Thursday, 16 August 2012

...but it's so difficult...

Each person has a unique learning style. There are several ways to learn a language. The question of language learning is always present in my life - sometimes I'm the one trying to learn a new language, sometimes someone is asking for tips on how to do it.

What works then? In my opinion the ideal situation for learning a language is to be in the country in question. Sheer presence is not enough. When in Rome, the language learner should do as the Romans do, as well as actively attempt to internalize all aspects of the language (and culture) being learnt.

It is also possible to learn a foreign language at home, far from the country where the language is being spoken.

There are two (and a half) methods that I've found especially useful in my own language-learning. These work best when combined.

Grammar translation method
Wikipedia tells us the following: " a foreign language teaching method derived from the classical (sometimes called traditional) method of teaching Greek and Latin. The method requires students to translate whole texts word-for-word and memorize numerous grammatical rules and exceptions as well as enormous vocabulary lists. The goal of this method is to be able to read and translate literary masterpieces and classics"

 Yes. This method requires a lot of time and effort, and it also fails to take into account some very relevant aspects of language, such as speaking. The learner does not necessarily learn to use the new language in a flexible way. However, vocabulary, grammar and syntax will be learnt quckly.  For this to work properly, the language learner has a teacher who has the knowledge to explain both grammar and vocabulary. The student should also translate from to the target language from an early stage in order to gain good writing skills. Here the teacher revises and explains, but also supports the language learner so that s/he learns to use the language as freely and flexibly as possible.


Surely someone has created a better (and more official) name for this method, but the aim is really to brainwash oneself into learning a language. In short, the goal is to use the target language as much as possible in one's daily life. This includes watching films, listening to music, writing shopping lists, writing letters, reading newspapers, debating with native speakers etc. And when something new pops up, what shall the language learner do? Well - translate it, of course!!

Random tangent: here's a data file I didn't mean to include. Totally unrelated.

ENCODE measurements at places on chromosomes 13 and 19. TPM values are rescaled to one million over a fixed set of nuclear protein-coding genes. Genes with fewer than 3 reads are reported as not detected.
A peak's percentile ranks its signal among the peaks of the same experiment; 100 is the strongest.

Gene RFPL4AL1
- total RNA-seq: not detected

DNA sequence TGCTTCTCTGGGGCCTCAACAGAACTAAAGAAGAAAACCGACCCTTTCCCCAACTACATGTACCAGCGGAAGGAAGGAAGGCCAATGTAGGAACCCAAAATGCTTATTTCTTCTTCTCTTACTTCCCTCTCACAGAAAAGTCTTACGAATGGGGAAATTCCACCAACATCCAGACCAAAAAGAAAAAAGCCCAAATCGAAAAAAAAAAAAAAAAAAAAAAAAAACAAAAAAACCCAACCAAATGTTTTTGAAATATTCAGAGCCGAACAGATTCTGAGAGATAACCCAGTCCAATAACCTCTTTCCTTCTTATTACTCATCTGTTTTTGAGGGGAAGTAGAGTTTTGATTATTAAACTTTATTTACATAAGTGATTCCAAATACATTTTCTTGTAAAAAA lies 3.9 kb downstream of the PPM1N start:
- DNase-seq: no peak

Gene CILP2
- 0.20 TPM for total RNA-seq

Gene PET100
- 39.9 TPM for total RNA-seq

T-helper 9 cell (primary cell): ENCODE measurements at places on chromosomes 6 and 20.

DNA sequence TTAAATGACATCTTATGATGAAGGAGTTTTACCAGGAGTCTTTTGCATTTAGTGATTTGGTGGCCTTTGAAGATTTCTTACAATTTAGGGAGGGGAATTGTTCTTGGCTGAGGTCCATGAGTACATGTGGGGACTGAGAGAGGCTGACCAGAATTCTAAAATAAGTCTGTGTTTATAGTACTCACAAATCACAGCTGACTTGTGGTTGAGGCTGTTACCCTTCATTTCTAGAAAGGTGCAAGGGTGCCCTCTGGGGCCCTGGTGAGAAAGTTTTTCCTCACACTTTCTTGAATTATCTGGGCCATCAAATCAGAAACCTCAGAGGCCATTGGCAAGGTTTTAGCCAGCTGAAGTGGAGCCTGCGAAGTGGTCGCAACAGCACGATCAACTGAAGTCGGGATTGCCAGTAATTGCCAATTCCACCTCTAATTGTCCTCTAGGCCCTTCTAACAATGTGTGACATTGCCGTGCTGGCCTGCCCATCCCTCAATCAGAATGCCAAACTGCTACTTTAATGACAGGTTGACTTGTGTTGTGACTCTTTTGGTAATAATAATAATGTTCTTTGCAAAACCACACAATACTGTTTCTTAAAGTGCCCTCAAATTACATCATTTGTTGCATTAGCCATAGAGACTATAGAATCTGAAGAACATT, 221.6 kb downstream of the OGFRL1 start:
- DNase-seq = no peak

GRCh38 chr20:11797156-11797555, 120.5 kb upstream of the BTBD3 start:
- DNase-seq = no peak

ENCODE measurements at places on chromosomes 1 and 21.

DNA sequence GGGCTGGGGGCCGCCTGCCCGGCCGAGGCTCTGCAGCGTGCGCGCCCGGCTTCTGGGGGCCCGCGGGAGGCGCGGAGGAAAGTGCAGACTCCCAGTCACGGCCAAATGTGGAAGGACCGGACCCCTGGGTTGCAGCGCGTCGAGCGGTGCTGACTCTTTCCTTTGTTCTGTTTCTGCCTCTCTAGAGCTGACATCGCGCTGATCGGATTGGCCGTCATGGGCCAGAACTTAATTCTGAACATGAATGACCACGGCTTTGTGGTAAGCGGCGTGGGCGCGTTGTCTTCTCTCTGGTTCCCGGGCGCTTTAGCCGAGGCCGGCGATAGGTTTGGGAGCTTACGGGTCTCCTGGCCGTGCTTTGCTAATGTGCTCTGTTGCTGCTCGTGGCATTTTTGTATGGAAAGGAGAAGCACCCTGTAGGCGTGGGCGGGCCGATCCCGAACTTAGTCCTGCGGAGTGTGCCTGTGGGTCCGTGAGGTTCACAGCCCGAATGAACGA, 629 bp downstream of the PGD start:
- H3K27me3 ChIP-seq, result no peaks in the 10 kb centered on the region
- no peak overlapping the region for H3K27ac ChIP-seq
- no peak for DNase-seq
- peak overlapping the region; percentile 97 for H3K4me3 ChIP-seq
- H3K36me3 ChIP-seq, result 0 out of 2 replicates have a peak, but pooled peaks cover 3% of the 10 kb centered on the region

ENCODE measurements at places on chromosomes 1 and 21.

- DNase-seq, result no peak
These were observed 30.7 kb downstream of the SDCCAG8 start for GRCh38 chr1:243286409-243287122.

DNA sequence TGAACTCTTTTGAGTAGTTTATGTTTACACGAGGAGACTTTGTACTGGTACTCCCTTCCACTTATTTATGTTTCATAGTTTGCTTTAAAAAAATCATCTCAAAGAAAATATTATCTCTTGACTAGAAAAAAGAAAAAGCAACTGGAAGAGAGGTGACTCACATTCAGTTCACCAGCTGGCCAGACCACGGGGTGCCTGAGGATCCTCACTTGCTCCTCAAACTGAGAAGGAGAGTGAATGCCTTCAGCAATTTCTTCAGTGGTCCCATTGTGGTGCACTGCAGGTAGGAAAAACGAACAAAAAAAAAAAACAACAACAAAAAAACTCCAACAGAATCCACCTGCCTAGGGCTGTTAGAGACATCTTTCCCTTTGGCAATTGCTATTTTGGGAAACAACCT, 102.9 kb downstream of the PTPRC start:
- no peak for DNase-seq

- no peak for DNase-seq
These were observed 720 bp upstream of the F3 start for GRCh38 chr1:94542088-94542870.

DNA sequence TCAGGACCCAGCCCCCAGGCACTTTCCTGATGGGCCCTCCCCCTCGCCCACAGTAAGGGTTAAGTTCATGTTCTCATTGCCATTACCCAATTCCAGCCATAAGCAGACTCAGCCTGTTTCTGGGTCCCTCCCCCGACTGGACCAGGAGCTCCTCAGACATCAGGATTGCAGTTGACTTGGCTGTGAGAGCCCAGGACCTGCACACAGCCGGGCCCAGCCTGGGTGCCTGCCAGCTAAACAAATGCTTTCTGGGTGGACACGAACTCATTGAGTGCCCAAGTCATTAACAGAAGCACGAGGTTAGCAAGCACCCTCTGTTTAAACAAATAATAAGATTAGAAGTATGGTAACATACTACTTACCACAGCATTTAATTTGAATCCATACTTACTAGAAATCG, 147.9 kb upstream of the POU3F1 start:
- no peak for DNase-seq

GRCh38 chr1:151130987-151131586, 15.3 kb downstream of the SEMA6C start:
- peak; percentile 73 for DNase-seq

Comparative language learning

This is something I'm trying now with Croatian*. My idea is that it's possible to learn a language quite easily if it bears some resemblence to one or several languages you already know. By comparing Croatian to Russian and Polish (you should see the vocabulary + grammar lists I've created), I'm quite convinced that the new language will make sense in a broader context. It will also be easier to see the differences between the languages and find a way to explain said differences.

*Croatian and I are currently at a very intial stage of flirting. I have done this before with Czech and Serbian, but didn't really manage to complete the project. Will see how this goes.


Natalie said...

What a coincidence that you posted this – I've been thinking a lot about different language learning methods recently. I learned Russian through a mix of the first two methods. I used the third method a bit for Serbian, but I have recently abandoned Serbian (for now) because I've been busy with grad school stuff and I experienced some interference with Russian. Serbian has similar vocabulary but often different stresses and I unfortunately got a bit confused!

Zsuzsi said...

Yes, Serbian seems to be an eternal project :) Like you say, there are many similarities, and it will be a challenge to stay un-confused and make sure that the third language doesn't interfere with the other two.
At least we both have plenty of time for language learning :)

Allie D said...

This is my problem with language learning. I live for what you call "Grammar Translation Method"; I love charts and getting from point A to point B quickly; A=B always. This is also why I cannot speak Spanish. I studied Spanish for 8 years. I read very proficiently and I can eavesdrop on conversations but I struggle to ask someone where the toilet is!
I think a lot of it has to do with the learner's personality as well. I'm far more attracted to working by myself (Grammar Translation Method or Comparative Language Learning) than having to seek out native speakers (brainwashing)of any language, including my own.

Zsuzsi said...

Allie, thanks for the comment. I agree with your opinion that personality is important. I usually refuse to speak until I feel "confident enough" = have achieved almost complete fluency :)